Why I Love My Job-The Series Continues
Jan 24, 2019
Kim M. Fields is Director of Career Services at Wake Forest University School of Law in Winston-Salem, NC. She oversees a staff of five professionals in the Office of Career Services, developing and supervising career programs for nearly 500 law students. She advises students and alumni on job search strategy and career development and also helps market the law school to employers in the legal community. She reports to an associate dean, who reports to the dean of the law school. Kim has worked in her field for nearly 17 years—just over five years in her current position and 11 years in a similar position at another law school.
Here’s what Kim had to say about her job and why she LOVES it.
AMA: What do you love about your job?
Kim Fields: It’s different every day. It provides me with the opportunity to be creative and to try new things, meet new people, work on projects, and to continually stretch myself in doing things I’m not always comfortable doing. So my job still remains challenging.
AMA: What do you do to make your job more enjoyable?
KF: I guess it would be keeping a sense of humor, of not taking myself too seriously. But of course you have to be careful about the image you project, or others won’t take you seriously either. So that’s a balance you have to create. The other key factor is that the people I work with are so great. The staff in my office is wonderful and the people at the school are just fabulous to work with, very caring about the student body.
What about your job gives you the greatest satisfaction?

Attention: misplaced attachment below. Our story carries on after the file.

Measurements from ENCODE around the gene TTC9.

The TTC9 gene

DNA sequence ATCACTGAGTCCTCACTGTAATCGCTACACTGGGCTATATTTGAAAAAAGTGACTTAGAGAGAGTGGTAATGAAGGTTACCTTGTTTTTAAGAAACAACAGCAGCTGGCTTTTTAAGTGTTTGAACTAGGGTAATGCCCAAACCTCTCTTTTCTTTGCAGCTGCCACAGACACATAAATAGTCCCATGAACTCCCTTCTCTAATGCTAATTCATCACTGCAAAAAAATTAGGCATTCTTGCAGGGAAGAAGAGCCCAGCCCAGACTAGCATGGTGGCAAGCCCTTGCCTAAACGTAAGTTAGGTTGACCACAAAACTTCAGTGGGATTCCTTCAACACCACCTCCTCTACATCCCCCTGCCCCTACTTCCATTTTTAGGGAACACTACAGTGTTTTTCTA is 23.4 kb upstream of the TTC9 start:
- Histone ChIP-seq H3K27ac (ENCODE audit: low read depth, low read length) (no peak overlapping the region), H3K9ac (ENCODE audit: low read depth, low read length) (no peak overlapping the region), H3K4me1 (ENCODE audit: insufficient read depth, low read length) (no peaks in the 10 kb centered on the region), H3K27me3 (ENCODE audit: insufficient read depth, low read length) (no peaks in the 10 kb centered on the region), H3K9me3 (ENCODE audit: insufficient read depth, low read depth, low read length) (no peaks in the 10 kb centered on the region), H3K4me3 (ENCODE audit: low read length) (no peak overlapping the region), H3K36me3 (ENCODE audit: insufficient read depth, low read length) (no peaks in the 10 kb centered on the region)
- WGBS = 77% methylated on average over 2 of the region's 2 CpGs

KF: Being able to help people—the students and alumni—helping them find work that they really will enjoy as much as I enjoy my job and career. It’s also satisfying to be able to help turn around those people who are frustrated with the whole process, to help them find something to focus on so they can get to where they want to be.
AMA: What’s the market like out there for your law school graduates?
KF: It’s gotten better recently. Even though we’re a small school—we graduate only150–160 students each year—our graduates go all over the country. That’s a challenge as well, trying to help people find employment in other markets.
AMA: Let’s talk about work/life balance. It seems to be a pretty important factor in job satisfaction. Do you feel you’ve achieved a good work/life balance? If yes, what tips can you share with others who want to have a better balance between their work and personal life?
KF: That’s not a good question for me! I work 50 hours a week or more. But a lot of the time I choose to stay. It’s not that I’m forced to; it’s a choice I make. I think I choose not to have work/life balance. There are people in my office who do have work/life balance and I try to promote it for the people that I supervise. But I have to say I find it hard myself, because I get so caught up in what I do and I enjoy it so much that it’s hard sometimes to draw the line. I think it’s a give and take, depending on what the needs are at a given moment. Sometimes you spend more time with your family, sometimes you spend more time at the office. I don’t think it’s ever really balanced.